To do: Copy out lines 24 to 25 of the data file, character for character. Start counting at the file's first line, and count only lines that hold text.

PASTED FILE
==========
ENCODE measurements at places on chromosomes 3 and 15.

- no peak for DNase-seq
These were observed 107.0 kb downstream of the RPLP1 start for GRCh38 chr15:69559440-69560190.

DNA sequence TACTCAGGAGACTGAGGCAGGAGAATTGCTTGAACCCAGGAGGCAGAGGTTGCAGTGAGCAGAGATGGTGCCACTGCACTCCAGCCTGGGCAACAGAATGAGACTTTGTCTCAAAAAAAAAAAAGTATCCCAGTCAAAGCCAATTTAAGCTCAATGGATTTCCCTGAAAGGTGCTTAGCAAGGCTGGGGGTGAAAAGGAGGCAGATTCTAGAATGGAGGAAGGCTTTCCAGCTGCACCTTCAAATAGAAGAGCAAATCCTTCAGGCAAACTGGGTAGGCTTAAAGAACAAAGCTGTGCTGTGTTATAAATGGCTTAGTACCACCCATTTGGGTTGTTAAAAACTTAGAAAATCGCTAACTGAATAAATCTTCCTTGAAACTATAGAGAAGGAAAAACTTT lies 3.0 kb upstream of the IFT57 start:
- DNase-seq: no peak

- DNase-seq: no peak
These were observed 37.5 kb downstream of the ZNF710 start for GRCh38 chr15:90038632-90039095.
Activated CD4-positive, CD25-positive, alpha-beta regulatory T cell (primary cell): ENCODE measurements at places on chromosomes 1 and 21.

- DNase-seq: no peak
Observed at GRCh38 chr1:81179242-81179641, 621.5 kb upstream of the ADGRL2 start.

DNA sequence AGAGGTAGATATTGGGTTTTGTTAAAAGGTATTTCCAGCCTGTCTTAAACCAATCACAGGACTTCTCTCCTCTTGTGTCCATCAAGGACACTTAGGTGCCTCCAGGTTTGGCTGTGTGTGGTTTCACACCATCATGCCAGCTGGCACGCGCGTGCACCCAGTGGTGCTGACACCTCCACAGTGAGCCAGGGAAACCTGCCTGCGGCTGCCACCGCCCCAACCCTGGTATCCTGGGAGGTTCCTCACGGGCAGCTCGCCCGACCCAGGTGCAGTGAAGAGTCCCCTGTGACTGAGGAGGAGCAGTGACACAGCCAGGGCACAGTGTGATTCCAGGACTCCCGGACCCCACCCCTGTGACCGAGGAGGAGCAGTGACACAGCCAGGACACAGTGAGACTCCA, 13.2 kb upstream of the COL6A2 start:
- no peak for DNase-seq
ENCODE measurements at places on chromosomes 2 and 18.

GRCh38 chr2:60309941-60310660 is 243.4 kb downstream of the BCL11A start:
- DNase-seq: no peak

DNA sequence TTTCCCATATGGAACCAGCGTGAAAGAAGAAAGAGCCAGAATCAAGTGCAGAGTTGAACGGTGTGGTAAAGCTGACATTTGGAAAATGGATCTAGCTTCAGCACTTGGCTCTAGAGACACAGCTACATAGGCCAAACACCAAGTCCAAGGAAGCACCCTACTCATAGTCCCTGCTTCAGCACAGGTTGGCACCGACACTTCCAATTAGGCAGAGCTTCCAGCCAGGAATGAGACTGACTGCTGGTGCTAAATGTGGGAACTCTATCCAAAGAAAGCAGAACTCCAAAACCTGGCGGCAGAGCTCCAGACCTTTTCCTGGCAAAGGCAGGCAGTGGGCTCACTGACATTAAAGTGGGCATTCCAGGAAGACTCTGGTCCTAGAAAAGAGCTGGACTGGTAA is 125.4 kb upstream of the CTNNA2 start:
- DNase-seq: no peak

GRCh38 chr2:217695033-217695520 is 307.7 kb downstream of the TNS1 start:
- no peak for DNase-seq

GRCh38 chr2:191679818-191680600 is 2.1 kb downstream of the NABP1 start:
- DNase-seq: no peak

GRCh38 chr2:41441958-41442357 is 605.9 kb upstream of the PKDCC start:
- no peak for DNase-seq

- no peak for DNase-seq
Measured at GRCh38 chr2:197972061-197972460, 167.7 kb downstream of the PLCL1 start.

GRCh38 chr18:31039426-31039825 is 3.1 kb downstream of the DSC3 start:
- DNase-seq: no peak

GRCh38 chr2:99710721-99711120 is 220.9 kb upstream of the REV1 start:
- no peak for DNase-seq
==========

- no peak for DNase-seq
Measured at GRCh38 chr2:197972061-197972460, 167.7 kb downstream of the PLCL1 start.